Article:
|12 July, 2019

Meal delivery crowd is ripe for M&A takeout

Delivery company Postmates has explored a sale to rivals including DoorDash and Uber Technologies

A Uber eat food delivery cyclist picks up an order in a McDonalds in Nice, France, June 5, 2018. REUTERS/Eric Gaillard

A Uber eat food delivery cyclist picks up an order in a McDonalds in Nice, France, June 5, 2018. REUTERS/Eric Gaillard

Reuters/Eric Gaillard

NEW YORK (Reuters Breakingviews) - The meal delivery crowd is ripe for M&A takeout. Americans are ordering more food at home, but too many well-funded companies are fighting to deliver it. Small firms like Postmates should sell. The likes of Uber Technologies or DoorDash can afford to pay a premium to keep it out of the hands of rivals, and increase their odds of survival.

Bringing meals to homebodies is a booming business. Uber Eats, a unit of the ride-hailing app, booked over $3 billion in the first quarter, more than double what it did a year ago. Yet frightful competition has put margins on a diet. The amount Uber Eats receives as revenue, after subtracting what drivers and restaurants keep, has steadily fallen, and was only about 10% of bookings in 2018.

That’s why delivery companies are losing money overall. Backers hope size will deliver efficiency – and the surviving firm, or firms, will be able to cut back on hefty customer acquisition spending and drive margins higher. That gives an edge to players like $74 billion Uber and DoorDash, which was valued at $12.6 billion in a funding round earlier this year.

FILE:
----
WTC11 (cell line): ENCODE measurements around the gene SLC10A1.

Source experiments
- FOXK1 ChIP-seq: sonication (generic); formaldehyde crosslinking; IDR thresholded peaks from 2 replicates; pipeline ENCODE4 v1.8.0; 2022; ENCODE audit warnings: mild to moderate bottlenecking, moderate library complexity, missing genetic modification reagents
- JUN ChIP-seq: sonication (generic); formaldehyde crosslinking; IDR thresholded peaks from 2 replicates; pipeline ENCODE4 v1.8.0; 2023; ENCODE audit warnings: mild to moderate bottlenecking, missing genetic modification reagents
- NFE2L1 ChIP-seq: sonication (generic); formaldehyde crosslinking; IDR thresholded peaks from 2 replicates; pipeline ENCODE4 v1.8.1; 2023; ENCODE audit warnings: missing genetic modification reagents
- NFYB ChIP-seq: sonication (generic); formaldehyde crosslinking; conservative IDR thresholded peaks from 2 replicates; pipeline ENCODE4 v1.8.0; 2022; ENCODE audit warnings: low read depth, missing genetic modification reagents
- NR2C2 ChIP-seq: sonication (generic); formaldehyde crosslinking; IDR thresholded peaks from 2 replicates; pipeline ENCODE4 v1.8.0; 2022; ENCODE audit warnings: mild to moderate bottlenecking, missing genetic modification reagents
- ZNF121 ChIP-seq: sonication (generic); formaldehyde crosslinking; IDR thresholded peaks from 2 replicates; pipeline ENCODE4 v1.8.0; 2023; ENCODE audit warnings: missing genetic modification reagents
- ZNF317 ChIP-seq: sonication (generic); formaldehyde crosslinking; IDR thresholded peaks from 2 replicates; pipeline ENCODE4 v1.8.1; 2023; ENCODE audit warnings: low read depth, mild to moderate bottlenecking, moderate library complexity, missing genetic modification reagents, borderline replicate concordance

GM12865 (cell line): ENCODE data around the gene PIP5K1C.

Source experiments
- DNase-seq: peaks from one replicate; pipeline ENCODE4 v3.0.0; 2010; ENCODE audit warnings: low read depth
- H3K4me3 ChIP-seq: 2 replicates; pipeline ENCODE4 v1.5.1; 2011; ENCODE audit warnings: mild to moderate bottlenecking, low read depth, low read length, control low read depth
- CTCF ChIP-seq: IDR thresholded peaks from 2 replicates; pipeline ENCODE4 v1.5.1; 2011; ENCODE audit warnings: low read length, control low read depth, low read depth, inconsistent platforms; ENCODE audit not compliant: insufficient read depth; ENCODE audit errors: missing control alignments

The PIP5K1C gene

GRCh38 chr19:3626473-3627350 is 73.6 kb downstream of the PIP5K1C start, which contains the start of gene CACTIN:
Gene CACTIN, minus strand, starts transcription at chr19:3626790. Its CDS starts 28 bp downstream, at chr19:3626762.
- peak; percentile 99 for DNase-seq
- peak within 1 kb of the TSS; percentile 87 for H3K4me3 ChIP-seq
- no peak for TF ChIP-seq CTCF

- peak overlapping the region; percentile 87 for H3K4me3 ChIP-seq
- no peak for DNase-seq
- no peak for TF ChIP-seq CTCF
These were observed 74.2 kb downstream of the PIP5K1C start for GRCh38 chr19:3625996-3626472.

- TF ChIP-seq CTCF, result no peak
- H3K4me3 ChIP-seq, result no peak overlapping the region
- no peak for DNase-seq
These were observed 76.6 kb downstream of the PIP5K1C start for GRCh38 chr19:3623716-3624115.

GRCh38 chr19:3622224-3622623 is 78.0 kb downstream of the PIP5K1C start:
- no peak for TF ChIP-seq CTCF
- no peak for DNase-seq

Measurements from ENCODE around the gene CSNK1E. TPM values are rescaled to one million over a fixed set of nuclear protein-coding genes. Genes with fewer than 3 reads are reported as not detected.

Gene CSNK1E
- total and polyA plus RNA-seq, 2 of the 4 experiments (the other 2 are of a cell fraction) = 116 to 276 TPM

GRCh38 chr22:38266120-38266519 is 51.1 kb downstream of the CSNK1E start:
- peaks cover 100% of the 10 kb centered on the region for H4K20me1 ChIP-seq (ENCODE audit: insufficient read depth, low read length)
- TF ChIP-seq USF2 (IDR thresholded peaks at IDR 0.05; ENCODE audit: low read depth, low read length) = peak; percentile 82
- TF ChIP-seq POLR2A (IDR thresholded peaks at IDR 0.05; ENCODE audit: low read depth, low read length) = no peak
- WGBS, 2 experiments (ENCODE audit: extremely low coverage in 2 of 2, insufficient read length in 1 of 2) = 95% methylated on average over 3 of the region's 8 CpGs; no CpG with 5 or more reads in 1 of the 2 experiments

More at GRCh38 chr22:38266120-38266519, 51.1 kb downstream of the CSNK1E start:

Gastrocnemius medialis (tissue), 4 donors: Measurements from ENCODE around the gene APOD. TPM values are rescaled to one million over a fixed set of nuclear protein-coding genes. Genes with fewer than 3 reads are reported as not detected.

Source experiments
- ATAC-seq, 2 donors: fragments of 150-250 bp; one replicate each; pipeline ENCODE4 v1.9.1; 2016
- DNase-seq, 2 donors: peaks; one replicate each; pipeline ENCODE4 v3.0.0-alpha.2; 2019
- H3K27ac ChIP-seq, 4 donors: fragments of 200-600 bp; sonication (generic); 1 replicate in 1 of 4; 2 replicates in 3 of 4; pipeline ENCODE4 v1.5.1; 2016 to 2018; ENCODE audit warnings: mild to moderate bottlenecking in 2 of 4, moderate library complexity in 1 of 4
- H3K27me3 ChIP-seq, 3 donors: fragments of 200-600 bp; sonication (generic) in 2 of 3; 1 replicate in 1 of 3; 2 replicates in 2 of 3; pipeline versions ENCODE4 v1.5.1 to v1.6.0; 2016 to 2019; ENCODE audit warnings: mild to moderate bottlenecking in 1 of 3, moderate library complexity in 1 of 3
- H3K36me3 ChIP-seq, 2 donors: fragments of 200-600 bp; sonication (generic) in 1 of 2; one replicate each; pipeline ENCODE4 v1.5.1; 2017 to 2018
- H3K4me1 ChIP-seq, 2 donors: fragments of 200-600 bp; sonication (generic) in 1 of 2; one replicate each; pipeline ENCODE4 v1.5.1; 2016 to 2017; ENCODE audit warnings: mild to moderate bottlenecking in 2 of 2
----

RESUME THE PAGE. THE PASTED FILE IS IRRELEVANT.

The eventual profits may not justify those valuations. But that’s all the more reason why Postmates’ decision to consider a sale, according to Recode, makes sense. The firm is tiny, with a value of less than $2 billion in its latest funding round. It has only about 10% of the U.S. market, according to research outfit Second Measure, but does over a third of all meal deliveries in Los Angeles. Uber, DoorDash or Grubhub could buy the company for stock, and acquire dominance in one of the most important markets. Ideally Postmates, represented by Frank Quattrone’s Qatalyst Partners, can set up a heated auction and encourage bidders to offer a hefty premium to keep it out of the hands of rival buyers.

Uber knows first-hand the value of strategic retreat. The company bowed out of capital-destructive price wars in Russia and China by merging its operations into local rivals Yandex and Didi Chuxing, respectively, and acquiring equity in firms more likely to prosper. Instead of delivering takeout, smaller firms should put themselves on the M&A menu.

CONTEXT NEWS

- Delivery company Postmates has explored a sale to rivals including DoorDash and Uber Technologies, and is being represented by the tech specialist investment bank Qatalyst Partners, according to Recode. Postmates said in February that it had filed confidentially to go public, but the company’s prospectus has yet to be made public.

- Postmates was valued at $1.85 billion in a funding round earlier this year.

(Editing by Tom Buerkle and Amanda Gomez)

© Reuters News 2019

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